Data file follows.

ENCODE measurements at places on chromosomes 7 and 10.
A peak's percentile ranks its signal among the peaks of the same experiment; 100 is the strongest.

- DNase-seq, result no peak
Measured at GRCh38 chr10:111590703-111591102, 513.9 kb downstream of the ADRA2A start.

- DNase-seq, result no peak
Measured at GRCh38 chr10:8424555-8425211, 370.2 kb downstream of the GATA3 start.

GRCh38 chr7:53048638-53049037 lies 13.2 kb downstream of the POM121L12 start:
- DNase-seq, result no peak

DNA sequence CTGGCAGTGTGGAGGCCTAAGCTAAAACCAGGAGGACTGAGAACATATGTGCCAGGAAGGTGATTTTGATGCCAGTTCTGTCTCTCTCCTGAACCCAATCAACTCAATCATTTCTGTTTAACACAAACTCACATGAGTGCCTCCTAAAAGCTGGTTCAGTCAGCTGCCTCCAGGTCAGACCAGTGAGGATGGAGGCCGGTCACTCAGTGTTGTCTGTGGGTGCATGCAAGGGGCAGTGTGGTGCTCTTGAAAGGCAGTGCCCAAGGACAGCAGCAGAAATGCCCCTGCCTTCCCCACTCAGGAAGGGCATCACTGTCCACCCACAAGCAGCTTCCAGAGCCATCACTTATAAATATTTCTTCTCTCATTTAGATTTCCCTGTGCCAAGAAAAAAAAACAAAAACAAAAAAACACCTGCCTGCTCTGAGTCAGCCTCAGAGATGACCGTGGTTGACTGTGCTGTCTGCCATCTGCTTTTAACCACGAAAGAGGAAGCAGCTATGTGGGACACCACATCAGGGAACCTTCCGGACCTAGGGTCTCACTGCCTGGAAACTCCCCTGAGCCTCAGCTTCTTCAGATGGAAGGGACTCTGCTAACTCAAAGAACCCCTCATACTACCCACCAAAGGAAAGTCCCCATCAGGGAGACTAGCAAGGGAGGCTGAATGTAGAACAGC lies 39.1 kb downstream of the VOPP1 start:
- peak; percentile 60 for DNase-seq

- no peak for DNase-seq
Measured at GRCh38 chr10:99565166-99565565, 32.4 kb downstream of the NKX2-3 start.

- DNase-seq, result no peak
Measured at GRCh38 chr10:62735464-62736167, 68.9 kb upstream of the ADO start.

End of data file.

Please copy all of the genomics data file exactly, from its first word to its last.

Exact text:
ENCODE measurements at places on chromosomes 7 and 10.
A peak's percentile ranks its signal among the peaks of the same experiment; 100 is the strongest.

- DNase-seq, result no peak
Measured at GRCh38 chr10:111590703-111591102, 513.9 kb downstream of the ADRA2A start.

- DNase-seq, result no peak
Measured at GRCh38 chr10:8424555-8425211, 370.2 kb downstream of the GATA3 start.

GRCh38 chr7:53048638-53049037 lies 13.2 kb downstream of the POM121L12 start:
- DNase-seq, result no peak

DNA sequence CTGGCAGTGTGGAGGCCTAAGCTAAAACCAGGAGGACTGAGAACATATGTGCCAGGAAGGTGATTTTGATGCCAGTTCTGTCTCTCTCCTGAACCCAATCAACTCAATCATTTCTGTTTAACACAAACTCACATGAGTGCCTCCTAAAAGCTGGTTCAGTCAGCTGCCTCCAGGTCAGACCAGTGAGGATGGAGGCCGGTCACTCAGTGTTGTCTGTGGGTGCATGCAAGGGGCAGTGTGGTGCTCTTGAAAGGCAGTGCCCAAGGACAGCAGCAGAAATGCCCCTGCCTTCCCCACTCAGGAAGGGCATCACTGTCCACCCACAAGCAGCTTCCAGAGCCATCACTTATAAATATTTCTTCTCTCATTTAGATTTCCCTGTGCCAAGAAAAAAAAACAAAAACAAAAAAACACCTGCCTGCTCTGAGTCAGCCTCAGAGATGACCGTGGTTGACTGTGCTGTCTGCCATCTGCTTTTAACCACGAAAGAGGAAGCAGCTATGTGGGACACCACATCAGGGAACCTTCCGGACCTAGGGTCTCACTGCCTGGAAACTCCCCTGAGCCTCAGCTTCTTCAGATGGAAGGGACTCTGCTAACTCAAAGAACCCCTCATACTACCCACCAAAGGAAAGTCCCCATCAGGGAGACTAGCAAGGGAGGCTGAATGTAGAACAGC lies 39.1 kb downstream of the VOPP1 start:
- peak; percentile 60 for DNase-seq

- no peak for DNase-seq
Measured at GRCh38 chr10:99565166-99565565, 32.4 kb downstream of the NKX2-3 start.

- DNase-seq, result no peak
Measured at GRCh38 chr10:62735464-62736167, 68.9 kb upstream of the ADO start.